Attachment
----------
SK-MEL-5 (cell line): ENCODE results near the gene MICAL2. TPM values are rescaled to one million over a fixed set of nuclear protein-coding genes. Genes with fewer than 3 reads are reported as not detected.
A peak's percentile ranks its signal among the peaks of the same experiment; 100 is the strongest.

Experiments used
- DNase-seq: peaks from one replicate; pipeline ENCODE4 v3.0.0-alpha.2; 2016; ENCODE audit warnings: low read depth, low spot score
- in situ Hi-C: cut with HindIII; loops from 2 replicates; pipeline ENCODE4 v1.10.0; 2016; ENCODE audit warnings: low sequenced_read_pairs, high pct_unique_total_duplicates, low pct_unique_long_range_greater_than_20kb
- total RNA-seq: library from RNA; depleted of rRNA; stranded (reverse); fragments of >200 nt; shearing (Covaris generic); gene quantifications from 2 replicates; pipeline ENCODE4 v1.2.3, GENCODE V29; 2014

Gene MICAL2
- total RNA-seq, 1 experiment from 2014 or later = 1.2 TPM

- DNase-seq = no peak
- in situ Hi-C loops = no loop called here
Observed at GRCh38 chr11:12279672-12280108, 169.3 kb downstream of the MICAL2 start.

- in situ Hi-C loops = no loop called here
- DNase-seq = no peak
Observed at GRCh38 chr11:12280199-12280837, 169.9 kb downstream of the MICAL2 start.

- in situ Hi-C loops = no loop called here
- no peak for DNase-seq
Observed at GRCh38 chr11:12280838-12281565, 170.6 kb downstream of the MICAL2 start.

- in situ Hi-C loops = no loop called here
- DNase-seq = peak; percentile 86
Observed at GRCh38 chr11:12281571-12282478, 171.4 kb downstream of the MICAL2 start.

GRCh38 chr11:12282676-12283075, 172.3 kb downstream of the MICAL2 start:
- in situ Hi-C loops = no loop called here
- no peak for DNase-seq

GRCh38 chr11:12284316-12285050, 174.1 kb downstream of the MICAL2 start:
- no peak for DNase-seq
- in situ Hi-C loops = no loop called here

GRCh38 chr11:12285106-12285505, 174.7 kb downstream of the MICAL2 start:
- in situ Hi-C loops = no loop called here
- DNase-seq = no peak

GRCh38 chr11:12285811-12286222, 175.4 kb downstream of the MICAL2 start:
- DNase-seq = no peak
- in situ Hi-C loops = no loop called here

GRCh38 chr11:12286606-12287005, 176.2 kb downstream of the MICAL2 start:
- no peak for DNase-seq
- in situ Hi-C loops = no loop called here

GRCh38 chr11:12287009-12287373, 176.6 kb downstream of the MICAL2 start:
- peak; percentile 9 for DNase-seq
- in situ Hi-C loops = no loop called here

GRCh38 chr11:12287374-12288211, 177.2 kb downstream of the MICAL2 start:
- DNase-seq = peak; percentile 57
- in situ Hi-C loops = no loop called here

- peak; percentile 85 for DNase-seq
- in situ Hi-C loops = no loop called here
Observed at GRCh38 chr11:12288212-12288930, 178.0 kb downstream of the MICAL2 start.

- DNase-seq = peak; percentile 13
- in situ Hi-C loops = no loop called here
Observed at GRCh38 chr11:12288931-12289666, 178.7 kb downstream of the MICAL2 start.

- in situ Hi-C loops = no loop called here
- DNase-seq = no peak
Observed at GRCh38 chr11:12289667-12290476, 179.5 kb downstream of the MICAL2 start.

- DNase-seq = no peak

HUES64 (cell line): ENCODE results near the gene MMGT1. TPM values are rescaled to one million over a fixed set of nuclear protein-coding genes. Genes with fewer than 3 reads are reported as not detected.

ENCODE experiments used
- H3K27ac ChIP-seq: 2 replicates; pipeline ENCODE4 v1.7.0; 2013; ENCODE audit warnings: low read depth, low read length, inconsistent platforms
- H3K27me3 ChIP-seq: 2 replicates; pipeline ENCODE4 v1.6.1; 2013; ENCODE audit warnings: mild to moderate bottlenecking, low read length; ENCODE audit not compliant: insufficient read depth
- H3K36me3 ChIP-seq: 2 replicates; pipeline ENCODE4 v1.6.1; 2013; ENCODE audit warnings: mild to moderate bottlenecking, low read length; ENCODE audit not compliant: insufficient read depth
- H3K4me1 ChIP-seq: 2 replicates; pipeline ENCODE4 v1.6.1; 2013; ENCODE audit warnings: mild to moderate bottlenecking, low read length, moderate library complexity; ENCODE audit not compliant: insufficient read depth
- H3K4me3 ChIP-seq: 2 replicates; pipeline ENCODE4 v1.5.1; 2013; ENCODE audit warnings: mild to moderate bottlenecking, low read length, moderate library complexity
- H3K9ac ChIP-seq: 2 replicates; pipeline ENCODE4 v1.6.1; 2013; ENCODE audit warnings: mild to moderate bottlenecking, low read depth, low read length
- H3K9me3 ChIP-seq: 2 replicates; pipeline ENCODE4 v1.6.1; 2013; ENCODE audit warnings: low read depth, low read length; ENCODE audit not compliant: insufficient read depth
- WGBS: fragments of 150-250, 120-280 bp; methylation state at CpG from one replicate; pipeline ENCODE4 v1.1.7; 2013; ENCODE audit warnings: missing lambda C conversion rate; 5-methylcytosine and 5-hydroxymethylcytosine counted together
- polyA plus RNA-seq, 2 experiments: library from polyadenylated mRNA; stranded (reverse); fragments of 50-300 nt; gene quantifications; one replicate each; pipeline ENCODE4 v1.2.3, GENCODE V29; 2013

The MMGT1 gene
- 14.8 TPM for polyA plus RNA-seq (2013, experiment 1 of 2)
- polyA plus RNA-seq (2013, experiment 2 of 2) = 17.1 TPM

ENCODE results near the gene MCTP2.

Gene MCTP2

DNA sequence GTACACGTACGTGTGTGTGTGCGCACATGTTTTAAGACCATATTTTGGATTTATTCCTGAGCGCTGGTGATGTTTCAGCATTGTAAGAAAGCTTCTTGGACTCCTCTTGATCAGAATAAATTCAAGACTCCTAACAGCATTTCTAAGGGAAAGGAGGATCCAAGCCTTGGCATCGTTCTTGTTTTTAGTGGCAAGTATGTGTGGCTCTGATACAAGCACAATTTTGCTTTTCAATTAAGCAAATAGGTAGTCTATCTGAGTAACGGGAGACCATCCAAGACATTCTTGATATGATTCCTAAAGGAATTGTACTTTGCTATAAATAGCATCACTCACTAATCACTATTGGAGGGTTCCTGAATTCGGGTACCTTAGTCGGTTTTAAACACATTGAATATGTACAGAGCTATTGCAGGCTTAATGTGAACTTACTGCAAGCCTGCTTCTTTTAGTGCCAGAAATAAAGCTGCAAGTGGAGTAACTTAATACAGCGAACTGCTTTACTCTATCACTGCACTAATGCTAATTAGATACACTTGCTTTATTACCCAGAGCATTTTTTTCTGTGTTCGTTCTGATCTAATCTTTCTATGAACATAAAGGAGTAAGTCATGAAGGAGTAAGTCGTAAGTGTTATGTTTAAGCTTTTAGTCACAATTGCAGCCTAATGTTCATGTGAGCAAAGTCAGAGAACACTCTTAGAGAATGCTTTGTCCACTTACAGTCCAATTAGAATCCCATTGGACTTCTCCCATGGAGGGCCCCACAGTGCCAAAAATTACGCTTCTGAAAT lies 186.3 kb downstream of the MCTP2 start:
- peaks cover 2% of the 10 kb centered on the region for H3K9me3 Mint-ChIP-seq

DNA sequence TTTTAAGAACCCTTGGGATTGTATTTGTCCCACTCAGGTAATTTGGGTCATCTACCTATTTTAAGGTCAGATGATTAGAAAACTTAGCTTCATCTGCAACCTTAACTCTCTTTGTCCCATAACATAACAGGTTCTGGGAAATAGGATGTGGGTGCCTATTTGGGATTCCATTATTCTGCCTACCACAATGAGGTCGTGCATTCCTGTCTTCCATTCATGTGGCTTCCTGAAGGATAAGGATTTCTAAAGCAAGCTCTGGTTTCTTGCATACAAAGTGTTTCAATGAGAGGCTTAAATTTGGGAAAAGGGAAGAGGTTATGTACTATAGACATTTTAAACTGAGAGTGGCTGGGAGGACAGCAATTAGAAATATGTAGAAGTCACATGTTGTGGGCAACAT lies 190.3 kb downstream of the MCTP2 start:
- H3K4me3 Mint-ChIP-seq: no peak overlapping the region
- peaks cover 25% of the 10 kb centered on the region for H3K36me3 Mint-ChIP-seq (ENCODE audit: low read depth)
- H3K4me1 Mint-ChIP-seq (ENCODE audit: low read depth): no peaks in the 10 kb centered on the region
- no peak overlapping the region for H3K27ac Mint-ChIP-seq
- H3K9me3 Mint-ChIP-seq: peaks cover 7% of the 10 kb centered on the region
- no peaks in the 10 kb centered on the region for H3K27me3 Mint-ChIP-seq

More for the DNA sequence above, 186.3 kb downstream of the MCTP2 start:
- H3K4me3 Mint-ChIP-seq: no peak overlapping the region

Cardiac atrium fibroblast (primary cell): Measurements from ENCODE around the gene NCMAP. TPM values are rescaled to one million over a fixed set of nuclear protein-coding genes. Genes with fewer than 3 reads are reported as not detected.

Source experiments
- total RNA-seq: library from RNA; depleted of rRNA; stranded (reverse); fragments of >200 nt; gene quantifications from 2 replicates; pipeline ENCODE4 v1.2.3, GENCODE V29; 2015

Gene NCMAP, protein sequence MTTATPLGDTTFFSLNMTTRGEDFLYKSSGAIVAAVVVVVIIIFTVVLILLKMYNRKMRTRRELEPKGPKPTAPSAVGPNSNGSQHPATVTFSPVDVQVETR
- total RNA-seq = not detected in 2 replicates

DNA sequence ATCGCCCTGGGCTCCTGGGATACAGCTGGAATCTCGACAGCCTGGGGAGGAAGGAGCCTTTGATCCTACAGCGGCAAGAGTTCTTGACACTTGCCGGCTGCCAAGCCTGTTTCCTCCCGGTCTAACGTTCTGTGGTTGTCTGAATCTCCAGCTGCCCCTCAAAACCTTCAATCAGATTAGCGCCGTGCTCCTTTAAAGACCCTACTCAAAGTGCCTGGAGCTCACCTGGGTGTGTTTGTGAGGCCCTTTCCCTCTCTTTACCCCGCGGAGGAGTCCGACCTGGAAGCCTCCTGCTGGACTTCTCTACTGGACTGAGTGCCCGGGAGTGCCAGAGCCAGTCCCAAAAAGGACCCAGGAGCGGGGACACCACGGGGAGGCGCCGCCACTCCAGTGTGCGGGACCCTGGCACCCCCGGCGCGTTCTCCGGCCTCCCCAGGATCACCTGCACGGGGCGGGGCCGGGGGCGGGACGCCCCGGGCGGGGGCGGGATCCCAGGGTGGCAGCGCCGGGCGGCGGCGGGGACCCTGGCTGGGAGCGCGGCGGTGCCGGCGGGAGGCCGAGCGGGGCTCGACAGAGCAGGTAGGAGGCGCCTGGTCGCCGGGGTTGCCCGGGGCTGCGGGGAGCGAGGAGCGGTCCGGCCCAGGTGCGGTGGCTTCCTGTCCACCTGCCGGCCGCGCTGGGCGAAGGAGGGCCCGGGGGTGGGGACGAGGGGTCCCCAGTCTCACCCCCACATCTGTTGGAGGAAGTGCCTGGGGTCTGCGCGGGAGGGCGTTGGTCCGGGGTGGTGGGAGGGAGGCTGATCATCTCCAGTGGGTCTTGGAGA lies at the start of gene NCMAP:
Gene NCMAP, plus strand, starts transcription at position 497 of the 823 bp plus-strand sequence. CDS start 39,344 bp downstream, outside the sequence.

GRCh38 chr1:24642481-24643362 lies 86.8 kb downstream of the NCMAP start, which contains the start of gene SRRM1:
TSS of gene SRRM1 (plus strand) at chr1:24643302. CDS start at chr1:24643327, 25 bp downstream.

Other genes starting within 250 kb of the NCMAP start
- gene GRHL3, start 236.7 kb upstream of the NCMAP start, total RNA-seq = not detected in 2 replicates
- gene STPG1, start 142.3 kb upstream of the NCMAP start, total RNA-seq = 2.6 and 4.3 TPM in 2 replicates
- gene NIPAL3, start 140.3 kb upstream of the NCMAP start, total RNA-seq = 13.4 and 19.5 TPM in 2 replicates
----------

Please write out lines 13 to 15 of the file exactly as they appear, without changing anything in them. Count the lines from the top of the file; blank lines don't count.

- DNase-seq = no peak
Observed at GRCh38 chr11:12280199-12280837, 169.9 kb downstream of the MICAL2 start.

- in situ Hi-C loops = no loop called here